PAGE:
The more I relocate, the smaller my birthday pond becomes. In Colorado, I had about 30 interactions, getting together with friends because of my poem. I lived in Salem, Oregon just under 2 years and never had the opportunity to be so bold. When we moved to Spokane, I was no longer running a business and my friends all became my husband’s employee group or a very few neighbors. The boss’s wife cannot tell his employees to do anything so my poem had to stop. I miss that poem and the camaraderie it created.

Tomorrow my Facebook wall will fill with birthday wishes. I will never meet most of these people. We are online friends. We grieve together when something untoward happens to anyone in our ‘group’. We celebrate victories, however small, and send well wishes and homegrown knowledge to anyone who might require a bit of help. We recognize the newly formed units of family and friends. These are important relationships to us. They broaden our lives.

My best friend across the street will take me to lunch soon. This is our tradition. Another woman who lives nearby will do the same. I have begun getting fun cards in the mail. My step kids will probably call, which I cherish and I know my ‘almost-ex husband’ will think of me with a bit of regret.

Tomorrow I will not do anything that does not appeal to me.

Instead of sending my birthday poem, people will send me best wishes online because of computerized reminders.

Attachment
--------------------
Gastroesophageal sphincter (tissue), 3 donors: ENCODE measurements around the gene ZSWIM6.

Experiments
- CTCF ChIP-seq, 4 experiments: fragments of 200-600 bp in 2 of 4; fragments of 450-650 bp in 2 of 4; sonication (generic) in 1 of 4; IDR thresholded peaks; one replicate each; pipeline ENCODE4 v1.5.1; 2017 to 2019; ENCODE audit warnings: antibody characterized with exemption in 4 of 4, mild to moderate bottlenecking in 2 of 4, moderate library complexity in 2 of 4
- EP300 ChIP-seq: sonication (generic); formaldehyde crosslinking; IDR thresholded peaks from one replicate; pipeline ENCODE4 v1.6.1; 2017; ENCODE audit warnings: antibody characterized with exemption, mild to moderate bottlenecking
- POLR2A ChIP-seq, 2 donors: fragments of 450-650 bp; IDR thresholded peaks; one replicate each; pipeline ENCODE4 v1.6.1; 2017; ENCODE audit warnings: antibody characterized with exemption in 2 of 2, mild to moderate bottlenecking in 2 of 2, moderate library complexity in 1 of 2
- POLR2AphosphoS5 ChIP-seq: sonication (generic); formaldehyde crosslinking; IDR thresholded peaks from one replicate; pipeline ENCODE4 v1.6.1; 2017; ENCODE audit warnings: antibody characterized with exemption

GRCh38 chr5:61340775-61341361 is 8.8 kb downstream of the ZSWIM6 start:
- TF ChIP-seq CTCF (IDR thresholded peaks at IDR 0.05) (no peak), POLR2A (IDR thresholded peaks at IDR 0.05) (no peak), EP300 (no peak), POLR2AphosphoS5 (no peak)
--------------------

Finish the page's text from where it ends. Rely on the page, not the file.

Naturally, I will think of my mother, losing her, missing her, thanking her for life. I will think of friends and relatives who have a significant memory tied to my special day. It is my birthday. I would not consider ignoring this date. I earned this. “And Many More”

head games

Wishes were granted yesterday. I had my head examined. I was overdue.

Testing was intense. 5 hours of sitting in a small office, doing all types of things to show how my brain works, if at all. This is necessary because of several brain injuries and Alzheimer’s is being rampant in my family. As I prepare to move, I need to plan based on my hope to live independently.

My good fortune is finding humor everywhere in life.

The man (psychologist) was just as you would expect. He ‘tried’ to be fun, but is, after all, something of a scientist, anal, orderly, and controlled. My polar opposite.

While I took tests, he observed and surreptitiously scribbled secret notes. I asked if I might please have some water. He grabbed a coffee cup and obviously saw the horror on my face as he started to fill the dark brown-stained cup for me. He stopped. I had not meant to show my concern. I must have been fatigued. He said, “This bothers women,” pointing to the stains inside the cup. I agreed (wholeheartedly). He said, “It doesn’t bother men, why does it bother women?” I told him that most of us would fear the cup was not clean. I went on to say my brother had a heavily stained coffee cup. He carries it with him everywhere. Once, without realizing my transgression, I cleaned it. Thoroughly. I did the old ‘Polident’ tablet in the cup, twice. Then, I took a scouring pad to the offensive stains. The next morning, after putting it through the dishwasher, I proudly handed him his pristine cup. He asked what I had done. I told him I had just cleaned it, as if it were no big deal.